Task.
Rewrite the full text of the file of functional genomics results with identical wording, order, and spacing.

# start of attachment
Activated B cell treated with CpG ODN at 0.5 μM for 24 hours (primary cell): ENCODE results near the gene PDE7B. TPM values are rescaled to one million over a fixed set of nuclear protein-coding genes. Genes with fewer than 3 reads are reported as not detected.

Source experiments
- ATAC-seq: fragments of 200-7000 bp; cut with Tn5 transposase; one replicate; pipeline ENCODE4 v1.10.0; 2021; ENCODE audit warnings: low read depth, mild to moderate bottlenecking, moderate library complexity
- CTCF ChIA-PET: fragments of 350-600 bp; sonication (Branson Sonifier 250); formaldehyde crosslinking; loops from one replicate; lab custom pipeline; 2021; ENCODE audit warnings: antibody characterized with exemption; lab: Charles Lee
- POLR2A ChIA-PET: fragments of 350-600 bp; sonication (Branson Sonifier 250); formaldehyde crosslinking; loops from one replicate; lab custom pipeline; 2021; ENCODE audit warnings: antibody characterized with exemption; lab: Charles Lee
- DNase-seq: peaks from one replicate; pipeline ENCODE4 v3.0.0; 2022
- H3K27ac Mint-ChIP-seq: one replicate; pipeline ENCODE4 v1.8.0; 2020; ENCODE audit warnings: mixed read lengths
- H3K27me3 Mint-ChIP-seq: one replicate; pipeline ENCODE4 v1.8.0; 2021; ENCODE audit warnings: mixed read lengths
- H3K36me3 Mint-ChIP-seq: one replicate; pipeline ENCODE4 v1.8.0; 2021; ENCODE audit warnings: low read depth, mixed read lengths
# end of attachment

Activated B cell treated with CpG ODN at 0.5 μM for 24 hours (primary cell): ENCODE results near the gene PDE7B. TPM values are rescaled to one million over a fixed set of nuclear protein-coding genes. Genes with fewer than 3 reads are reported as not detected.

Source experiments
- ATAC-seq: fragments of 200-7000 bp; cut with Tn5 transposase; one replicate; pipeline ENCODE4 v1.10.0; 2021; ENCODE audit warnings: low read depth, mild to moderate bottlenecking, moderate library complexity
- CTCF ChIA-PET: fragments of 350-600 bp; sonication (Branson Sonifier 250); formaldehyde crosslinking; loops from one replicate; lab custom pipeline; 2021; ENCODE audit warnings: antibody characterized with exemption; lab: Charles Lee
- POLR2A ChIA-PET: fragments of 350-600 bp; sonication (Branson Sonifier 250); formaldehyde crosslinking; loops from one replicate; lab custom pipeline; 2021; ENCODE audit warnings: antibody characterized with exemption; lab: Charles Lee
- DNase-seq: peaks from one replicate; pipeline ENCODE4 v3.0.0; 2022
- H3K27ac Mint-ChIP-seq: one replicate; pipeline ENCODE4 v1.8.0; 2020; ENCODE audit warnings: mixed read lengths
- H3K27me3 Mint-ChIP-seq: one replicate; pipeline ENCODE4 v1.8.0; 2021; ENCODE audit warnings: mixed read lengths
- H3K36me3 Mint-ChIP-seq: one replicate; pipeline ENCODE4 v1.8.0; 2021; ENCODE audit warnings: low read depth, mixed read lengths